Whether you are a new or seasoned mom, the possibility of experiencing Mother’s Day disappointment exists.
The feeling comes as a surprise for many. They may not think the holiday is important only to feel crushed when they receive no Mother’s Day card.
Disclaimer: This page contains affiliate links. See our disclosure policy for more details.
I had my first experience with Mother’s Day disappointment over 10 years ago… way before I was a mother myself.
My husband and I were living in New York City at the time, young and carefree. I used to wake up early on weekends and that particular Sunday I spent the morning chatting with my mom and wished her a happy Mother’s Day.
My husband woke up a couple of hours later and we quickly headed out for the day to find some random New York adventure, like trying all the dumplings in Chinatown.
That evening, my husband got a very angry phone call from his dad. “How could you?” he yelled. “How could you not wish your mom a Happy Mother’s Day? No flowers, no card, NOTHING. Everyone has been calling her today, asking what her son did for her, and she had to embarrassingly tell them he forgot. I hope you are ashamed of yourself.”
In all the excitement of the day, he had completely forgotten about Mother’s Day, much less to call his mom.
We felt terrible, but honestly it wasn’t until I became a mom myself to fully appreciate everything my own mother had done for me.
So let’s talk about Mother’s Day disappointment. Is it a valid feeling? Can anything be done to prevent it?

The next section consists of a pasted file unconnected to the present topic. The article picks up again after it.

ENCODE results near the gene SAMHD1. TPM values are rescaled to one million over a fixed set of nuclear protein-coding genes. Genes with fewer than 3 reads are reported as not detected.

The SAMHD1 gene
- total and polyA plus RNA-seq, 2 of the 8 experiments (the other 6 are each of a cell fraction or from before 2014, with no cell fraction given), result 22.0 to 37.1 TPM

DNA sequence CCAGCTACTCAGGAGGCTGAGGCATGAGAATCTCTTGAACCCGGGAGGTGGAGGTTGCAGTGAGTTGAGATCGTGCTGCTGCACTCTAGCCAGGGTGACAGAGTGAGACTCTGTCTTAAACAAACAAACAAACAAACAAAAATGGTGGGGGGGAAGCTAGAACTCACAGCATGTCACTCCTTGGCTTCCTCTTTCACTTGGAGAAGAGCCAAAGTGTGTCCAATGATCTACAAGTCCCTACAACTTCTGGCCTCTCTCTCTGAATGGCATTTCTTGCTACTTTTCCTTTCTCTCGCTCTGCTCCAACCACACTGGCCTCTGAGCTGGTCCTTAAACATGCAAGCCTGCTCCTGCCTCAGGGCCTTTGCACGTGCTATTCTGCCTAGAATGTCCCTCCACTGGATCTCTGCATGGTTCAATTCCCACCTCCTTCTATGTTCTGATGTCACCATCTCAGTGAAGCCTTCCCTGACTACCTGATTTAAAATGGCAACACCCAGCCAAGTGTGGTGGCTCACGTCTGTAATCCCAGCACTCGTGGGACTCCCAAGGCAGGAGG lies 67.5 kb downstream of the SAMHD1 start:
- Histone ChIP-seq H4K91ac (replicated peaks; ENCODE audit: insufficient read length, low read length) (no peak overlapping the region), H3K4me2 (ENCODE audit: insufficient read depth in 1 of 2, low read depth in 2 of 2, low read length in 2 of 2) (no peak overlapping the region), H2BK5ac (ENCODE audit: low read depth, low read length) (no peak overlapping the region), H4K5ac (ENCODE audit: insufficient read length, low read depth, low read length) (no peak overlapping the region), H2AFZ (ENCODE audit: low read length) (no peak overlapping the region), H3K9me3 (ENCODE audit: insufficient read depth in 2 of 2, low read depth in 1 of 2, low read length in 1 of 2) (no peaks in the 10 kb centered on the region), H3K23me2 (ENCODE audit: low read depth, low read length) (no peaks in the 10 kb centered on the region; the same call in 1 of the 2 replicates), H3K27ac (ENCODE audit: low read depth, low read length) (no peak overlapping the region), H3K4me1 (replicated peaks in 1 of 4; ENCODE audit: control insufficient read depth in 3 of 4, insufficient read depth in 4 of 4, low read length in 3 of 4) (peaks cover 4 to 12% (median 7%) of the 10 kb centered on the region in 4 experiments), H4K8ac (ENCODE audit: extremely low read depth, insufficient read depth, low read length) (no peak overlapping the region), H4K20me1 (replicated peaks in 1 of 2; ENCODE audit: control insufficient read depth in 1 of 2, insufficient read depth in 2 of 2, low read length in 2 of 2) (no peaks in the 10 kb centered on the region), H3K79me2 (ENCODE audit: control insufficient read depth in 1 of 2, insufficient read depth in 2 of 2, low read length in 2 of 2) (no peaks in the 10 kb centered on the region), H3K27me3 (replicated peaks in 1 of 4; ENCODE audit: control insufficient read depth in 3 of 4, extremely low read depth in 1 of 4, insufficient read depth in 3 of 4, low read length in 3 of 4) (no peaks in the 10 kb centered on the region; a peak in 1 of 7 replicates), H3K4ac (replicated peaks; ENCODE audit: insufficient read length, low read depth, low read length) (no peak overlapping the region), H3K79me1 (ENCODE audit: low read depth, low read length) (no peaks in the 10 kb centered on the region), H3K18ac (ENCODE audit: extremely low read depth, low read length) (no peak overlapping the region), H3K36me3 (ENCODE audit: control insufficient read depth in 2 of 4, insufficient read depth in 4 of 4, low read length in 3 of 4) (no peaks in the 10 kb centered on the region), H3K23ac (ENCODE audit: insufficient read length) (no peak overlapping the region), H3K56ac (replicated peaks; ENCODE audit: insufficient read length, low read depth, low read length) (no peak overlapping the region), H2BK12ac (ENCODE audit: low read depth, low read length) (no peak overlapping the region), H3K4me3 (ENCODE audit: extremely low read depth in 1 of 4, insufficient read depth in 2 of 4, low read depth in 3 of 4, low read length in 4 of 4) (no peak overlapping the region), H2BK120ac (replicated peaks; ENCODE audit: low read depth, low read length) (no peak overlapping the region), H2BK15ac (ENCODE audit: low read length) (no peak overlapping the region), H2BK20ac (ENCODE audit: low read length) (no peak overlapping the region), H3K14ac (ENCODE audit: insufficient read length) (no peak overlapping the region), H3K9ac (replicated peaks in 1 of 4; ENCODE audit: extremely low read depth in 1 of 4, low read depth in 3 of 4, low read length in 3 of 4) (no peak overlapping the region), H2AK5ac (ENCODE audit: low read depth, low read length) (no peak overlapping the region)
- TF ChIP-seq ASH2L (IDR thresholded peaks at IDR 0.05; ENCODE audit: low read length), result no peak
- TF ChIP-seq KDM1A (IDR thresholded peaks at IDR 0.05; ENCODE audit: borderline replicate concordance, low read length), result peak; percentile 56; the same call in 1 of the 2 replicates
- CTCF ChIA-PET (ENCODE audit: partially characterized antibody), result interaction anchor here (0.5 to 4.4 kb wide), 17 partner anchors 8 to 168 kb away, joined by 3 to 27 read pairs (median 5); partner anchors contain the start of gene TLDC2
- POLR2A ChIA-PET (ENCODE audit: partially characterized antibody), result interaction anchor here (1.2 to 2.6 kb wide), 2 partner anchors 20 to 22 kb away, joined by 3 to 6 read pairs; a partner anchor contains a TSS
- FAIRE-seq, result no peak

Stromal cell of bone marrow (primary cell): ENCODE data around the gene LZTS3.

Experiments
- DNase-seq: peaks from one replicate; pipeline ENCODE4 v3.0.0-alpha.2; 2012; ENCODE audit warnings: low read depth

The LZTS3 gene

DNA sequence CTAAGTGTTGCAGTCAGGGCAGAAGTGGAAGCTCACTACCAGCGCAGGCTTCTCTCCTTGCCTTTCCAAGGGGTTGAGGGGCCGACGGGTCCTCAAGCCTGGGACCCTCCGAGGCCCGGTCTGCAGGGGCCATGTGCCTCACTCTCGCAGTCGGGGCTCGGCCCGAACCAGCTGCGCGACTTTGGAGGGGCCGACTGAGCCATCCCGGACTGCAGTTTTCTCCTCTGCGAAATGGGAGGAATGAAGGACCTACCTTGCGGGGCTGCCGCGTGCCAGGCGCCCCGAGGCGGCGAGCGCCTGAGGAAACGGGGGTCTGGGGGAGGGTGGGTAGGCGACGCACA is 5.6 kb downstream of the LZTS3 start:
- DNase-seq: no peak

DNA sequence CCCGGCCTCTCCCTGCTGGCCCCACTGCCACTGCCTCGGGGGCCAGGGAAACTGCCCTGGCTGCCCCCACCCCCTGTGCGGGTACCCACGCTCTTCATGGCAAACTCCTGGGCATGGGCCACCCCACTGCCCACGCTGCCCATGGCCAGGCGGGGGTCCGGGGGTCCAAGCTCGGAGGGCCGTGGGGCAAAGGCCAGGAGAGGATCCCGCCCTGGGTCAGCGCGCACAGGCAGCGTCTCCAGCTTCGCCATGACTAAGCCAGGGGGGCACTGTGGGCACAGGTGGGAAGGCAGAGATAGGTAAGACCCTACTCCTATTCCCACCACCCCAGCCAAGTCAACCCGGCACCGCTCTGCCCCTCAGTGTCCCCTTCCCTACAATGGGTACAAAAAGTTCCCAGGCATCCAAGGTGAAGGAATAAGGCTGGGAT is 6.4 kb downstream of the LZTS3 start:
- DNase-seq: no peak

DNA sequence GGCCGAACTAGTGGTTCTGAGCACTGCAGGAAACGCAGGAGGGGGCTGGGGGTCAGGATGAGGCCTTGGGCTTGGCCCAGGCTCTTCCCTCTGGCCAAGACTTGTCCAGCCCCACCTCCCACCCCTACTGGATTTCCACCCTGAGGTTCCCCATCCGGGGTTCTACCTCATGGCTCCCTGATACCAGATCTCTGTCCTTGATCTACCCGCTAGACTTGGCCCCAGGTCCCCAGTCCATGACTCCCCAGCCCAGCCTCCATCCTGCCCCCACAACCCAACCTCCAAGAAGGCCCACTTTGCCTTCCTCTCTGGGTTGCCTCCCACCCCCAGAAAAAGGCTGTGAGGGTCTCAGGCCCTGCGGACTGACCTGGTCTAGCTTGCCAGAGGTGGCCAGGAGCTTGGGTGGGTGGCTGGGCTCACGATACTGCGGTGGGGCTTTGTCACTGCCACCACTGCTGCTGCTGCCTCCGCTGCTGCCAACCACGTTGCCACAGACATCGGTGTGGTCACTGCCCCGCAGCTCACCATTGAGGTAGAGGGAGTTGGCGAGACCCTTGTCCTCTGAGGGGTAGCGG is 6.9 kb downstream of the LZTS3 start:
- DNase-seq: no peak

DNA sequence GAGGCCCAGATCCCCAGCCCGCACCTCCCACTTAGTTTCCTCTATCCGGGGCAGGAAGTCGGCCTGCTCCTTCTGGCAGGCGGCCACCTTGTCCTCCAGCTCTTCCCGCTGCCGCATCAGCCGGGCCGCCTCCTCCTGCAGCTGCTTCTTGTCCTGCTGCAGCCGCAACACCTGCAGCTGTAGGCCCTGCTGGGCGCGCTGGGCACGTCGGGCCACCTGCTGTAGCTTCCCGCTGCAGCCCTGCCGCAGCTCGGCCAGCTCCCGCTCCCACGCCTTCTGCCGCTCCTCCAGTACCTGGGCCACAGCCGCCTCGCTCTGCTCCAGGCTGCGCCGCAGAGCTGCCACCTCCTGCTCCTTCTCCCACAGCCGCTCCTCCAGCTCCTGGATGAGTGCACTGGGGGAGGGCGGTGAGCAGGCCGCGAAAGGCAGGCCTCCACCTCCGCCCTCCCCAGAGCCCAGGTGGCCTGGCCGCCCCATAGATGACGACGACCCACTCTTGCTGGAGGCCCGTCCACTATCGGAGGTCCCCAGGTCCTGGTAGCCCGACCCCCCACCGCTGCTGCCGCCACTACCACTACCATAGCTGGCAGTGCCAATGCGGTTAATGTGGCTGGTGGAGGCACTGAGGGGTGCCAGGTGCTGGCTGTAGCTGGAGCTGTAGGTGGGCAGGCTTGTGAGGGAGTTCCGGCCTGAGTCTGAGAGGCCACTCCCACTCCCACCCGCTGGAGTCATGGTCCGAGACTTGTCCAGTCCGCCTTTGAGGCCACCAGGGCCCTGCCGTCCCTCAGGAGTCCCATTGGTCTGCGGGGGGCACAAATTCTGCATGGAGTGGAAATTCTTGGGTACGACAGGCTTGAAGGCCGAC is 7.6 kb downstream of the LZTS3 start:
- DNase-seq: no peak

Why Do We Feel Mother’s Day Disappointment?
Even though we all know Mother’s Day is one of those “made-up” commercial holidays designed to make money – the sentiment behind it is real. It still matters.
More than looking for a “day off”, it’s a time when mothers expect to feel seen, heard, and appreciated.
Some moms are looking for breakfast in bed or maybe some flowers. Others are simply wishing for a hug and words of affirmation.
No matter what mom is looking for, Mother’s Day disappointment occurs when the outcome of the day doesn’t match those expectations. It leads to mom feeling like she’s not appreciated.
Those feelings of being let-down by big Mother’s Day expectations is OK. Those feelings are valid.
Let’s talk about expectations for Mother’s Day, what to do if you experience Mother’s Day disappointment, and how to ensure the best Mother’s Day possible.
What to Do With Let Down Mother’s Day Expectations
While it’s easy to tell moms who are dealing with Mother’s Day disappointment to better communicate their expectations the following year, that doesn’t give them any way to handle their feelings at the present.
Here are a few ideas for how to immediately handle feeling let down on Mother’s Day:
Have a Talk
Sit down with your partner, kids, or family and tell them how you are feeling after the holiday.
In order for them to learn how to care for you, you need to be open and honest about your feelings.
An example of how the talk could go:
“Let me start by saying that I love you and I’m not mad at you. I’m just feeling a little sad today and I wanted to tell you why.
Today (Mother’s Day) was a special day for me. I was hoping to feel super loved and extra appreciated. Unfortunately, I didn’t feel like that. Instead, it just felt like a normal day.
I know you said, ‘Happy Mother’s Day’, but those are just words. If you are showing someone you care for them, there are a lot of ways to do it. You could have made a card, planned an activity, or even just told me something you love about me.
I think it’s important we talk about this because in order for you to learn how to care for people, they need to first let you know how they want to be cared for. And I want you to grow up to be a person who shows others they are loved and appreciated.”
You’re letting them know not to make them feel bad, but to give them an opportunity to make it right. This helps build empathy in your children.